Piñon: The native aromatherapy of New Mexico

I’m back from a wonderful few days in Santa Fe! And while enjoying the clean mountain air and the majestic New Mexico sky, I was also working for you relaxation centre clients, learning about some little-known aromatherapy scents used by the native Navajo and Pueblo people.

The air in New Mexico is definitely unique. Down in the deserts, the air is dry. White sage and flowering cacti cover the ground. But up in the mountains, I found a wonderfully calming scent: a combination of northern juniper and a type of pine tree native to the area called piñon (pronounced pin-YON, sometimes spelled pinyon in English).

The mountain air atop Atalaya Mountain is scented with northern juniper and piñon
The mountain air atop Atalaya Mountain is scented with northern juniper and piñon

The aroma of piñon captivated me for good reason. Piñon is called the “tree of life” by the native peoples. Traditionally, homes were constructed from piñon logs. The edible nuts from the tree were used as food and currency. Smoke and resin from the piñon needles have been used as medicine by the Navajo and Zuni. In the Havasupai version of the Great Deluge (Noachian flood), the ark was made of piñon wood.

I was curious to find out more about the piñon.

Burning piñon in the kiva fireplace
Burning piñon in the kiva fireplace at El Paradero Inn in Santa Fe

At our lodge in Santa Fe, we burned some piñon wood in the kiva fireplace at night. Now when you think of pine scent, you might think of household cleaners or artificial “pine” air fresheners – well, this was nothing like that! The smoke from piñon filled the room with a mysterious, calm scent unlike any other evergreen I’ve smelled.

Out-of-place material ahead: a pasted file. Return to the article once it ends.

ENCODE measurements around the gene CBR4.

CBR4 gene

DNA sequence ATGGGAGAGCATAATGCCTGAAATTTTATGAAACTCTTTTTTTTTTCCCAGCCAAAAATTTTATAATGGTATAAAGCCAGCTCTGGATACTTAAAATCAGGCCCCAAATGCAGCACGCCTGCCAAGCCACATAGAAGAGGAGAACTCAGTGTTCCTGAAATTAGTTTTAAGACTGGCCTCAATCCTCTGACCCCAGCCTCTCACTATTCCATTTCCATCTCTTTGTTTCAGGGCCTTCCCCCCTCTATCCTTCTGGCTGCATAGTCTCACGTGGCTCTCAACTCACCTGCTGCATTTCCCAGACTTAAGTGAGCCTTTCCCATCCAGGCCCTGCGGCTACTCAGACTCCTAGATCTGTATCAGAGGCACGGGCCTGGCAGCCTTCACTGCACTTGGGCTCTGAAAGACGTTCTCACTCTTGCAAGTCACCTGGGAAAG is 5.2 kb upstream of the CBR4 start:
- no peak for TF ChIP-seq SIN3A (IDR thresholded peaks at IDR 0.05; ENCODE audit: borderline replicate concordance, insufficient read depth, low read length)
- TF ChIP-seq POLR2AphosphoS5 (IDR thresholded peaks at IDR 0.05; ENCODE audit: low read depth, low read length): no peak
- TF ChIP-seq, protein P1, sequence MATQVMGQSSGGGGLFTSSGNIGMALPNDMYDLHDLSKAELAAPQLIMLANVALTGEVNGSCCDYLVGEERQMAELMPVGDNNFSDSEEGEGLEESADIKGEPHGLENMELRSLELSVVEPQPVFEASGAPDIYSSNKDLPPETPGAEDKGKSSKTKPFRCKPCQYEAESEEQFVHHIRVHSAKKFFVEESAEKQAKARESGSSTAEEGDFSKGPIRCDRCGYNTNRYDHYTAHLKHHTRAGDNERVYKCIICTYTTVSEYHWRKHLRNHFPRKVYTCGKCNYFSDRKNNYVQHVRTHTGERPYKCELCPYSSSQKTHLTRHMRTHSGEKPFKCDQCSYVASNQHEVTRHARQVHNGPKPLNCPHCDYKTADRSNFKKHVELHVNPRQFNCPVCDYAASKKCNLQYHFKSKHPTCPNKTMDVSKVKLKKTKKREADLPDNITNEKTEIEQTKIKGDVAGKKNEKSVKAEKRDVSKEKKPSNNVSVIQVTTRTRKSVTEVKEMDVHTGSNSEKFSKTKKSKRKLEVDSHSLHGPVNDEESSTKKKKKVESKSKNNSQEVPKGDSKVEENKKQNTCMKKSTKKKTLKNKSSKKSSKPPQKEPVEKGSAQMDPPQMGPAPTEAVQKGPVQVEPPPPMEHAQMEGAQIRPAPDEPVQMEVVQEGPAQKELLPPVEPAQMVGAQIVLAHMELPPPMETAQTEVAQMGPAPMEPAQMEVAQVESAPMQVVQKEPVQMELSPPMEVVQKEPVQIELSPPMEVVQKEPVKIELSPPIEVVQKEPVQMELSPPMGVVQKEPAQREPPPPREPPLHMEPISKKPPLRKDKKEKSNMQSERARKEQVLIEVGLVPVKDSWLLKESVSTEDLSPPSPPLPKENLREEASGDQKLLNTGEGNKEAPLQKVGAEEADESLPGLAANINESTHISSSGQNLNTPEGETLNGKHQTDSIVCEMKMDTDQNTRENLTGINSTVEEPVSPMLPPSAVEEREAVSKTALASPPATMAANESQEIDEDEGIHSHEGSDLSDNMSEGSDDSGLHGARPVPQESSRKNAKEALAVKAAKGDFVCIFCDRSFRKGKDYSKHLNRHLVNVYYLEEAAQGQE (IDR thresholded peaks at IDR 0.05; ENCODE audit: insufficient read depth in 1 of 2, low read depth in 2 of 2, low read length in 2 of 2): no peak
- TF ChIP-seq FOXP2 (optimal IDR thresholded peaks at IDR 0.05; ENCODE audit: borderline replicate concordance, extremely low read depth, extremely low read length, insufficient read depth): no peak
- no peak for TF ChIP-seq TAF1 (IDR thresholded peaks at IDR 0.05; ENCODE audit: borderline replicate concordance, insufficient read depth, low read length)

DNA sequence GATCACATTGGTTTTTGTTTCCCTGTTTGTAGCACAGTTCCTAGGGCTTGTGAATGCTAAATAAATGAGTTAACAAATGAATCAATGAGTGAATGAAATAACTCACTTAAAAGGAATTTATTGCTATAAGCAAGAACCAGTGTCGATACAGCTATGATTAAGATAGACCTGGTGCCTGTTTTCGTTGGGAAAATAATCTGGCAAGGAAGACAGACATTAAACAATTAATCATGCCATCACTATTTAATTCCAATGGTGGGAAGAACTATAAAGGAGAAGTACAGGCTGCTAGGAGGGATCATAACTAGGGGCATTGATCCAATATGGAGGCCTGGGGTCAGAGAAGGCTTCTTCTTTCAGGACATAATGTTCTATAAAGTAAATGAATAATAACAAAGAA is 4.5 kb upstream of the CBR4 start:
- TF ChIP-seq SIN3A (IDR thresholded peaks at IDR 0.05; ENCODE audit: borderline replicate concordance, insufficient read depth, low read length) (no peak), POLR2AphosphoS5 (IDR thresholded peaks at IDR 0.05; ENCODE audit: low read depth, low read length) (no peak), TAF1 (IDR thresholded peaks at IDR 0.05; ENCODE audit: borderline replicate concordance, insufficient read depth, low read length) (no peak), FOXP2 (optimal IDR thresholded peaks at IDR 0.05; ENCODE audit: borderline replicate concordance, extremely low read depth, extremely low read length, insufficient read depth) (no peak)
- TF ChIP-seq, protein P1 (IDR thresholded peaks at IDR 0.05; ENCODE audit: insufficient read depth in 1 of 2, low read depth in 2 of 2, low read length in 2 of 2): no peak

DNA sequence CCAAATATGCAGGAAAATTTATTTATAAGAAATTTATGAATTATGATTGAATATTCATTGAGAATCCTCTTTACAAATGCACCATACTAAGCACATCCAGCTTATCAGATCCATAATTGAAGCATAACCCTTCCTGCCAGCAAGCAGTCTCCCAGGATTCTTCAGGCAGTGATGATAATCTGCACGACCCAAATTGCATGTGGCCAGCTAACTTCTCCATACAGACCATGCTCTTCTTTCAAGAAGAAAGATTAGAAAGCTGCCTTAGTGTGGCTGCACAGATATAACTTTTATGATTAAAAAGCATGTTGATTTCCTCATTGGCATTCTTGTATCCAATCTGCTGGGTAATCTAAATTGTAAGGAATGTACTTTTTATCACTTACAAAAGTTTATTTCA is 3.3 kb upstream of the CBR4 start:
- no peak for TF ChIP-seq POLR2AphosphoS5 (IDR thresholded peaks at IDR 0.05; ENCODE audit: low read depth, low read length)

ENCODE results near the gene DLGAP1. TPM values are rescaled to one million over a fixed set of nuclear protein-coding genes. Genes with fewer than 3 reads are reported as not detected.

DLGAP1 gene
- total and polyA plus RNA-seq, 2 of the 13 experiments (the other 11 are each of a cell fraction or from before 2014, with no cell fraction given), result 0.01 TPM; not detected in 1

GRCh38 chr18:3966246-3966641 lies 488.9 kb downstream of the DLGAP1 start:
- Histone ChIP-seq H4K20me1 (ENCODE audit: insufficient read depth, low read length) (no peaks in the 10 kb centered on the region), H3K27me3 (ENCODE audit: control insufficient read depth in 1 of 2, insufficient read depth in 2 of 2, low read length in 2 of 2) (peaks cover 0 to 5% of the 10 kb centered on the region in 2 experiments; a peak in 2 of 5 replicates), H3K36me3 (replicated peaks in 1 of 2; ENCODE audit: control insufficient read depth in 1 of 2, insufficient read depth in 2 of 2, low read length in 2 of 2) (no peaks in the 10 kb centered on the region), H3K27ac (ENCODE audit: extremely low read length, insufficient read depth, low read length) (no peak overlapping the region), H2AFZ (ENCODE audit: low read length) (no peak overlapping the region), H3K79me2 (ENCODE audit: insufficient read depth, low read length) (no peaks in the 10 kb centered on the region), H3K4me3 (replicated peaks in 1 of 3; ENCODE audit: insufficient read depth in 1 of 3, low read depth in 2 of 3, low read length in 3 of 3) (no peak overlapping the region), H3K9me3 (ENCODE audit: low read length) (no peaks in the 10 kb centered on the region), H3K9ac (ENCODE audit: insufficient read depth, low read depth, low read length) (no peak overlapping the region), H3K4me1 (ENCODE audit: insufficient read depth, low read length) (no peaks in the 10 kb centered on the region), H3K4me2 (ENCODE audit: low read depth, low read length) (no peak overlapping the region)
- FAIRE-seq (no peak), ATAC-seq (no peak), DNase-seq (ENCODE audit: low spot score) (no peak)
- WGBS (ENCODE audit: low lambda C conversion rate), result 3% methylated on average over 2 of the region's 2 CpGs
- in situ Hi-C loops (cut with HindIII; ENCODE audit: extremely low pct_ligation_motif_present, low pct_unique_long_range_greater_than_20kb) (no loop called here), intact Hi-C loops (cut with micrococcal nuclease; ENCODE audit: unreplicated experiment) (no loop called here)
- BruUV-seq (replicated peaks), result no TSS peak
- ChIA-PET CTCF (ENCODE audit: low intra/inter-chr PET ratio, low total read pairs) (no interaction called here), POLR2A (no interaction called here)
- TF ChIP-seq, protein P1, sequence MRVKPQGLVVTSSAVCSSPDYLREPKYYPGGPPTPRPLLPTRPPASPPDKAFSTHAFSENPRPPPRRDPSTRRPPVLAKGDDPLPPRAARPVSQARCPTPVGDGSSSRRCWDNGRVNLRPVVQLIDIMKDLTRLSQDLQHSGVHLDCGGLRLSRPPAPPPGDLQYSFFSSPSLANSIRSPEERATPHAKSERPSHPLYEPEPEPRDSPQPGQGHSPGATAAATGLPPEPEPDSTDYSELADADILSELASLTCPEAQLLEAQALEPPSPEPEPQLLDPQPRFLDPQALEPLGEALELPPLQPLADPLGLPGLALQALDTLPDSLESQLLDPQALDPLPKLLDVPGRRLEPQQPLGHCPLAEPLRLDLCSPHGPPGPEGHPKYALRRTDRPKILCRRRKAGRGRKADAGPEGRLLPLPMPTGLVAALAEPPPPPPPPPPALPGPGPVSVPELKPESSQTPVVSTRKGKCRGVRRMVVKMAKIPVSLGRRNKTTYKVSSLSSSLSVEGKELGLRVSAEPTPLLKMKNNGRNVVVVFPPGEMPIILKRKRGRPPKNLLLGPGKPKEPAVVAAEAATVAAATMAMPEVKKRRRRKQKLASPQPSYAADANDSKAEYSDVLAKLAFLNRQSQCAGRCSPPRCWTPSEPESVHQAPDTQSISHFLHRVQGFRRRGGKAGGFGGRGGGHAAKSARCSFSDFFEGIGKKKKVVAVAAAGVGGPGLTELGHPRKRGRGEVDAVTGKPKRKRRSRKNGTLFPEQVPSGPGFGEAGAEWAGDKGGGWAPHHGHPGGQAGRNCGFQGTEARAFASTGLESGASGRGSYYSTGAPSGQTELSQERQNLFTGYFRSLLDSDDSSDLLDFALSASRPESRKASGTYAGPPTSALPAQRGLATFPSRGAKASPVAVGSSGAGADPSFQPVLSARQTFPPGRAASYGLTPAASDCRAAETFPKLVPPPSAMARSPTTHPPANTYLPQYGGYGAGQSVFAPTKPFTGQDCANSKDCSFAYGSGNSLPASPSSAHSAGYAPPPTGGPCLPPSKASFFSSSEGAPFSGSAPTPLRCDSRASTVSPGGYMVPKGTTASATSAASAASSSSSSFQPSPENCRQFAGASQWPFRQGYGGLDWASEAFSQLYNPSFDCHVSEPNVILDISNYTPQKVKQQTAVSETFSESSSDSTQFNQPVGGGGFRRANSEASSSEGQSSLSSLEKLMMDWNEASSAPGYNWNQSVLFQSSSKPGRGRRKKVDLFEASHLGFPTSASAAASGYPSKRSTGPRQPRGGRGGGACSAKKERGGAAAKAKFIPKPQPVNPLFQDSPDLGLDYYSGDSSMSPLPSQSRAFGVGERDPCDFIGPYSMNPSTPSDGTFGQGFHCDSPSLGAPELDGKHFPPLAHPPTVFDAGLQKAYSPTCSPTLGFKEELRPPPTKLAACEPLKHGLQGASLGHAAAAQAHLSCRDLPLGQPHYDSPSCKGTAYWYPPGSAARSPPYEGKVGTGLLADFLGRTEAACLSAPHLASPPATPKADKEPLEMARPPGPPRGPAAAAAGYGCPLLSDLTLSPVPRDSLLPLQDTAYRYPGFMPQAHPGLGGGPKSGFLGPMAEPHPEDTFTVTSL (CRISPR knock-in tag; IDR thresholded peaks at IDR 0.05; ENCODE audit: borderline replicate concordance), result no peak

Amy Galper, who is the Executive Director of the New York Institute of Aromatherapy has described the scent as “offering a dream-like airy ‘high’… kind of transcendental aroma—relaxing to the lungs, deepening the breath.”

Naturally, I wanted to learn the best way to use this scent for relaxation. If you have a basic knowledge of aromatherapy, you likely know that burning the wood is not the most effective way to diffuse the aroma, and also introduces carbon monoxide into the air. I’m looking into steam distillation extracted essential oil and nebulizing the oil into the air for the purest effect. That way, the molecules go straight to the brain’s limbic system without fouling the air.

So stay tuned; I may soon be introducing this beautiful little-known aroma from New Mexico into your relaxation session later this year!

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Author: Colin Stone

Professional Relaxation Therapist (MASC, BSYA) and founder of the Relaxation Centre in Halifax, Nova Scotia. Using guided imagery, therapeutic music and aromatherapy to relieve stress in the most relaxing room on earth!